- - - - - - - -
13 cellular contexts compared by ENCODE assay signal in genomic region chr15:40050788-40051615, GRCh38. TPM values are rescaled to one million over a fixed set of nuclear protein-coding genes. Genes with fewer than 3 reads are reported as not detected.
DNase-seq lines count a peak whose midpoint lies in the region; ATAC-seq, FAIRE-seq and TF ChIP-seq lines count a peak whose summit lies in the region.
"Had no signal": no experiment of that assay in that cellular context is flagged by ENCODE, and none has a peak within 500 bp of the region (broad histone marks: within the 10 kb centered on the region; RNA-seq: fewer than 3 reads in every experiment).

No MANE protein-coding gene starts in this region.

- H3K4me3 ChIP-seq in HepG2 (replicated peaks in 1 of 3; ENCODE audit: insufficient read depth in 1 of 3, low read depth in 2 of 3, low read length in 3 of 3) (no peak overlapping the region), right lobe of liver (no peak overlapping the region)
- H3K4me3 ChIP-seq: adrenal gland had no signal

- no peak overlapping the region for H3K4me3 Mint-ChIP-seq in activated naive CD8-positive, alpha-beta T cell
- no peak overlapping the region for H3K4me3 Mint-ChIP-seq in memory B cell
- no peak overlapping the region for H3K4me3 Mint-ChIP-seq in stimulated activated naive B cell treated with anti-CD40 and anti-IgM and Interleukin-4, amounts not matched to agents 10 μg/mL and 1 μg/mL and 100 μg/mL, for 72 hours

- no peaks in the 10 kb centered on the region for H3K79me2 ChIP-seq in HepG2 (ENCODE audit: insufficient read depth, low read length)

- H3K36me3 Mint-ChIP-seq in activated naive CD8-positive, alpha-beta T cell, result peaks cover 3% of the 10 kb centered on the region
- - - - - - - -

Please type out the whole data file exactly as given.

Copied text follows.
13 cellular contexts compared by ENCODE assay signal in genomic region chr15:40050788-40051615, GRCh38. TPM values are rescaled to one million over a fixed set of nuclear protein-coding genes. Genes with fewer than 3 reads are reported as not detected.
DNase-seq lines count a peak whose midpoint lies in the region; ATAC-seq, FAIRE-seq and TF ChIP-seq lines count a peak whose summit lies in the region.
"Had no signal": no experiment of that assay in that cellular context is flagged by ENCODE, and none has a peak within 500 bp of the region (broad histone marks: within the 10 kb centered on the region; RNA-seq: fewer than 3 reads in every experiment).

No MANE protein-coding gene starts in this region.

- H3K4me3 ChIP-seq in HepG2 (replicated peaks in 1 of 3; ENCODE audit: insufficient read depth in 1 of 3, low read depth in 2 of 3, low read length in 3 of 3) (no peak overlapping the region), right lobe of liver (no peak overlapping the region)
- H3K4me3 ChIP-seq: adrenal gland had no signal

- no peak overlapping the region for H3K4me3 Mint-ChIP-seq in activated naive CD8-positive, alpha-beta T cell
- no peak overlapping the region for H3K4me3 Mint-ChIP-seq in memory B cell
- no peak overlapping the region for H3K4me3 Mint-ChIP-seq in stimulated activated naive B cell treated with anti-CD40 and anti-IgM and Interleukin-4, amounts not matched to agents 10 μg/mL and 1 μg/mL and 100 μg/mL, for 72 hours

- no peaks in the 10 kb centered on the region for H3K79me2 ChIP-seq in HepG2 (ENCODE audit: insufficient read depth, low read length)

- H3K36me3 Mint-ChIP-seq in activated naive CD8-positive, alpha-beta T cell, result peaks cover 3% of the 10 kb centered on the region